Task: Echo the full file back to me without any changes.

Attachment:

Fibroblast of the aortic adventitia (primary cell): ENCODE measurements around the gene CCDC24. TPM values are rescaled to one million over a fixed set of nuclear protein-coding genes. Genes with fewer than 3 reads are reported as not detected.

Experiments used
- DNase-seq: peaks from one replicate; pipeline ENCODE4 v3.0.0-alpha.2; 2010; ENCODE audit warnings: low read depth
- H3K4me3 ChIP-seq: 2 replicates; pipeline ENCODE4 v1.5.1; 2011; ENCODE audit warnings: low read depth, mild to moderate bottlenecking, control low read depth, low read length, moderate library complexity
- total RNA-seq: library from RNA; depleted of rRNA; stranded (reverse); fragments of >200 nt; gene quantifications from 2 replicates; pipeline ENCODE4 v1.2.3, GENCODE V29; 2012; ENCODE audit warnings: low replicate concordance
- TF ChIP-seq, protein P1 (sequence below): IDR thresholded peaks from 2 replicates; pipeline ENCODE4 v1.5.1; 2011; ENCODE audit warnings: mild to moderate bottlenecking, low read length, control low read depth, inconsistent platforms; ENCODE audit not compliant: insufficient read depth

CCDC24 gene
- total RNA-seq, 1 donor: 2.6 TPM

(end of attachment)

Fibroblast of the aortic adventitia (primary cell): ENCODE measurements around the gene CCDC24. TPM values are rescaled to one million over a fixed set of nuclear protein-coding genes. Genes with fewer than 3 reads are reported as not detected.

Experiments used
- DNase-seq: peaks from one replicate; pipeline ENCODE4 v3.0.0-alpha.2; 2010; ENCODE audit warnings: low read depth
- H3K4me3 ChIP-seq: 2 replicates; pipeline ENCODE4 v1.5.1; 2011; ENCODE audit warnings: low read depth, mild to moderate bottlenecking, control low read depth, low read length, moderate library complexity
- total RNA-seq: library from RNA; depleted of rRNA; stranded (reverse); fragments of >200 nt; gene quantifications from 2 replicates; pipeline ENCODE4 v1.2.3, GENCODE V29; 2012; ENCODE audit warnings: low replicate concordance
- TF ChIP-seq, protein P1 (sequence below): IDR thresholded peaks from 2 replicates; pipeline ENCODE4 v1.5.1; 2011; ENCODE audit warnings: mild to moderate bottlenecking, low read length, control low read depth, inconsistent platforms; ENCODE audit not compliant: insufficient read depth

CCDC24 gene
- total RNA-seq, 1 donor: 2.6 TPM